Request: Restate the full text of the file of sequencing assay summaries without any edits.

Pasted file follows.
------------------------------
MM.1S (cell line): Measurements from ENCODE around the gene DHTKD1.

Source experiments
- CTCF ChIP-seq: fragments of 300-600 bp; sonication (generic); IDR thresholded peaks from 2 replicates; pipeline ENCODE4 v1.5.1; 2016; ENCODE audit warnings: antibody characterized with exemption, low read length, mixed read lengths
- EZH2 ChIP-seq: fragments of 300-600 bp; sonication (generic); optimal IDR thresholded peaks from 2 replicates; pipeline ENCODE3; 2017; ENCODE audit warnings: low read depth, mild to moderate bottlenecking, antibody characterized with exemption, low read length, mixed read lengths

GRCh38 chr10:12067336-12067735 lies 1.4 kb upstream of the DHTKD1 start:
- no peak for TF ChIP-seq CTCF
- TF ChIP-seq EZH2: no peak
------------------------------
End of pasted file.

MM.1S (cell line): Measurements from ENCODE around the gene DHTKD1.

Source experiments
- CTCF ChIP-seq: fragments of 300-600 bp; sonication (generic); IDR thresholded peaks from 2 replicates; pipeline ENCODE4 v1.5.1; 2016; ENCODE audit warnings: antibody characterized with exemption, low read length, mixed read lengths
- EZH2 ChIP-seq: fragments of 300-600 bp; sonication (generic); optimal IDR thresholded peaks from 2 replicates; pipeline ENCODE3; 2017; ENCODE audit warnings: low read depth, mild to moderate bottlenecking, antibody characterized with exemption, low read length, mixed read lengths

GRCh38 chr10:12067336-12067735 lies 1.4 kb upstream of the DHTKD1 start:
- no peak for TF ChIP-seq CTCF
- TF ChIP-seq EZH2: no peak